Mysteries of Islam

The Venture of Islam: Conscience and History in a World Civilization, Vol. 1: The Classical Age of Islam

by Marshall G.S. Hodgson
University of Chicago Press, 532 pp., $20.00

The Venture of Islam: Conscience and History in a World Civilization, Vol. 2: The Expansion of Islam in the Middle Periods

by Marshall G.S. Hodgson
University of Chicago Press, 609 pp., $20.00

The Venture of Islam: Conscience and History in a World Civilization, Vol. 3: The Gunpowder Empire and Modern Times

by Marshall G.S. Hodgson
University of Chicago Press, 469 pp., $20.00

What is Islam? A religion? A civilization? A social order? A form of life? A strand of world history? A collection of spiritual attitudes connected only by a common reverence for Muhammad and the Quran? Any tradition which reaches from Senegal and Tanzania through Egypt and Turkey to Iran, India, and Indonesia, which extends from the seventh century to the twentieth, which has drawn on Judaism, Byzantine Christianity, Greek philosophy, Hinduism, Arabian paganism, Spanish intellectualism, and the mystery cults of ancient Persia, which has animated at least a half dozen empires from Abbasid to Ottoman, and which has been legalistic, mystical, rationalist, and hieratic by turns, is clearly not readily characterized, though it all too often has been.

Marshall Hodgson, who was chairman of the Committee on Social Thought at the University of Chicago until his tragic death at forty-seven in 1968, and whose masterpiece, now finally published, represents the only serious attempt in English to address the phenomenon of Islam whole and entire, calls it a “Venture,” and that will perhaps do as well as anything. The task, which Hodgson, who was a passionate Quaker, attacks with the combination of erudition, chronic querulousness, and resolute common sense characteristic of that persuasion at its best, is to discover what sort of venture it is.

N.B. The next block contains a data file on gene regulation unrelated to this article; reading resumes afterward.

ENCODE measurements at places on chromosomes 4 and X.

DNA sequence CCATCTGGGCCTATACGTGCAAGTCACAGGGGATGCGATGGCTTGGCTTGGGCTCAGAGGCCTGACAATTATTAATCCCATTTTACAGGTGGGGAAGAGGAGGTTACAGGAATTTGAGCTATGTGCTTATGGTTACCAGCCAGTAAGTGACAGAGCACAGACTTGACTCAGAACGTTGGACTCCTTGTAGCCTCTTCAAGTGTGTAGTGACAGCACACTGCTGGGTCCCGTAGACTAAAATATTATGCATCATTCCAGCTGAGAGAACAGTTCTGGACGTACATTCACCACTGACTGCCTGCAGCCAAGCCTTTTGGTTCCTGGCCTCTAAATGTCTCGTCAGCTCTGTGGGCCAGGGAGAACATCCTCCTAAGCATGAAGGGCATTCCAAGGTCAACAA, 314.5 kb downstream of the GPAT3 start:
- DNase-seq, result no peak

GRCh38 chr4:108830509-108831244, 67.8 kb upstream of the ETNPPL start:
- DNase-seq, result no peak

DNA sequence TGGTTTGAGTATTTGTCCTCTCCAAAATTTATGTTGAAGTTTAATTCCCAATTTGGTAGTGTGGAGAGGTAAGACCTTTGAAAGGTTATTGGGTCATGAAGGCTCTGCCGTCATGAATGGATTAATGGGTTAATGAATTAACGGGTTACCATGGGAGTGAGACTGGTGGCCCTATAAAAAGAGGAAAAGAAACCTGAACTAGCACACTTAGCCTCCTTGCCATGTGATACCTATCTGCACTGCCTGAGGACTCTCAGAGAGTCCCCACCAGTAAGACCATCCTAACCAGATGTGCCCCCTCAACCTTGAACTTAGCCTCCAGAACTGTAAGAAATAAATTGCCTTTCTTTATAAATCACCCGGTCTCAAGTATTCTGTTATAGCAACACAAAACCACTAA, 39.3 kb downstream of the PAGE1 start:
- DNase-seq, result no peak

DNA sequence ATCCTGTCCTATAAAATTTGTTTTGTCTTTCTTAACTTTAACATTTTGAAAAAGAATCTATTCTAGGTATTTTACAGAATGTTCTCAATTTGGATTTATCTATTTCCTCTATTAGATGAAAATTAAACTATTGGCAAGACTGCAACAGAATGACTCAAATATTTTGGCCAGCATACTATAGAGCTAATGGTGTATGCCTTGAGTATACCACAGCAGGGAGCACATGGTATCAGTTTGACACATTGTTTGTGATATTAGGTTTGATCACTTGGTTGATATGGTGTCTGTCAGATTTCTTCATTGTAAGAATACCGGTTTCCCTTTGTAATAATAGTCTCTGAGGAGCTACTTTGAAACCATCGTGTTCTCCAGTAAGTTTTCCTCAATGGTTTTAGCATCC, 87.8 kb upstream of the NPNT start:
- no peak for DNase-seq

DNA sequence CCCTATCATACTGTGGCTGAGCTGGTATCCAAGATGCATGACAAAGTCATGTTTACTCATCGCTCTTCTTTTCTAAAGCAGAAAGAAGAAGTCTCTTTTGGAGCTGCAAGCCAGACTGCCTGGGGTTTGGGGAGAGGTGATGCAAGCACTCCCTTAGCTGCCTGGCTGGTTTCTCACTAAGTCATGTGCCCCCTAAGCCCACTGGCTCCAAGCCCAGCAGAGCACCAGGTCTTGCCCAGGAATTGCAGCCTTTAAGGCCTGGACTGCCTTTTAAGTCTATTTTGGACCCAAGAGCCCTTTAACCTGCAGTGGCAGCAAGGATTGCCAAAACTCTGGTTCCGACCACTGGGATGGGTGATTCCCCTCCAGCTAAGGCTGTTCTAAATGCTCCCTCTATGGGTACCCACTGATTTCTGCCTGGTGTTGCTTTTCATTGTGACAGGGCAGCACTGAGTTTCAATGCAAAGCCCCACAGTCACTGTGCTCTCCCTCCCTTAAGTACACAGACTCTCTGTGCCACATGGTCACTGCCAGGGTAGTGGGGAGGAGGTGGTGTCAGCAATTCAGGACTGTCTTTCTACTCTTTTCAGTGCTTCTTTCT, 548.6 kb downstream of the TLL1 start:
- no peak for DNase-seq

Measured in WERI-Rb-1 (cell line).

His first move is to rescue Islam from its Western scholastics, the Arabists; his second is to rescue it from its own, the ulama, or Muslim religious leaders. The Arabist bias, a product of nineteenth-century European orientalism, views the early Arabic period, the years of the founding at Mecca and Medina, as defining the true faith. It regards subsequent developments, Persianate, Sufist, Spanish, Mongol, Indic, or whatever, as derivative at best, decadent at worst. For the Arabists Islamic culture is identified as “culture appearing in the Arabic language,” and Syriac, Persian, or Greek cultural elements are treated as “foreign,” though they formed in fact the ancestral cultural traditions of the vast majority of the peoples who comprised the classical Muslim communities.

The notion—supported often enough by racist ideas, occasionally by curious theories concerning monotheism and desert landscapes, sometimes merely by a too philological approach to the world—that Islam is the expression of “the Arab mind” has proved extremely difficult for even leading scholars to get around, much less the general public, for whom it has become by now a received idea. That such a notion makes, even for the medieval period, more than three-quarters of the world’s Muslim population somehow peripheral to their own faith does not seem to be considered much of an argument against it. Islam is a religion that was made in Arabia from Arabian visions and then, hook or crook, impressed upon others.

The ulama bias, which the orientalists, and as a result of their influence the rest of us, incorporate into the Arabist one, Hodgson calls “Shariah-mindedness,” after the term for Islamic religious law. Again, everything properly Islamic proceeds from the pristine period of Mecca and Medina, when faith, law,…

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